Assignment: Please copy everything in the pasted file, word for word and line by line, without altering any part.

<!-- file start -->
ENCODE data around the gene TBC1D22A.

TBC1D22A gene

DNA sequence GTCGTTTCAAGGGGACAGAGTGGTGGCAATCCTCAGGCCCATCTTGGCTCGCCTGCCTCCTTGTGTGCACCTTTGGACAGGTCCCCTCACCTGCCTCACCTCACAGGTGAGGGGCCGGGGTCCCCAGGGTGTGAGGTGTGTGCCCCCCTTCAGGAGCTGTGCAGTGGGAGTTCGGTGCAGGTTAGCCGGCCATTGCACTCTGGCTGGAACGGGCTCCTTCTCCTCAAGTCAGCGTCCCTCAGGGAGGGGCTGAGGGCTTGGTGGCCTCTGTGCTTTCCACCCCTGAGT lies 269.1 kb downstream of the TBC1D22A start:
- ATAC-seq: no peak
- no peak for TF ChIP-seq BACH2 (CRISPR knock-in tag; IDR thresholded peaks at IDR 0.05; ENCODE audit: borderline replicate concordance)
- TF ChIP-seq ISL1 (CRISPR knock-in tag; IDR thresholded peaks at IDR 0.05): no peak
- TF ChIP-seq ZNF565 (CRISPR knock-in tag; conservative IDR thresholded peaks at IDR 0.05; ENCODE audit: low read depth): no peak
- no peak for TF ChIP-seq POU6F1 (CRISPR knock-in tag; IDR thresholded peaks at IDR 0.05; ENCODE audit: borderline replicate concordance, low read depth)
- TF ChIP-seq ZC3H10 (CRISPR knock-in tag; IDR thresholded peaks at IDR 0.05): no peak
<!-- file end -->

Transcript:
ENCODE data around the gene TBC1D22A.

TBC1D22A gene

DNA sequence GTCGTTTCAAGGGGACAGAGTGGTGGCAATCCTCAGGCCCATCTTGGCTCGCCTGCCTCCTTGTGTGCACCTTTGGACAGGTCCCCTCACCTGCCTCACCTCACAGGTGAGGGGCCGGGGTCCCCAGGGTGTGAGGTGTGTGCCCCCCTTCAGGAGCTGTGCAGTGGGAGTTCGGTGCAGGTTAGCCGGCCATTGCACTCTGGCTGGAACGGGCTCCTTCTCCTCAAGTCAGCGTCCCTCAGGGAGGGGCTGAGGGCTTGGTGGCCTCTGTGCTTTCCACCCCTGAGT lies 269.1 kb downstream of the TBC1D22A start:
- ATAC-seq: no peak
- no peak for TF ChIP-seq BACH2 (CRISPR knock-in tag; IDR thresholded peaks at IDR 0.05; ENCODE audit: borderline replicate concordance)
- TF ChIP-seq ISL1 (CRISPR knock-in tag; IDR thresholded peaks at IDR 0.05): no peak
- TF ChIP-seq ZNF565 (CRISPR knock-in tag; conservative IDR thresholded peaks at IDR 0.05; ENCODE audit: low read depth): no peak
- no peak for TF ChIP-seq POU6F1 (CRISPR knock-in tag; IDR thresholded peaks at IDR 0.05; ENCODE audit: borderline replicate concordance, low read depth)
- TF ChIP-seq ZC3H10 (CRISPR knock-in tag; IDR thresholded peaks at IDR 0.05): no peak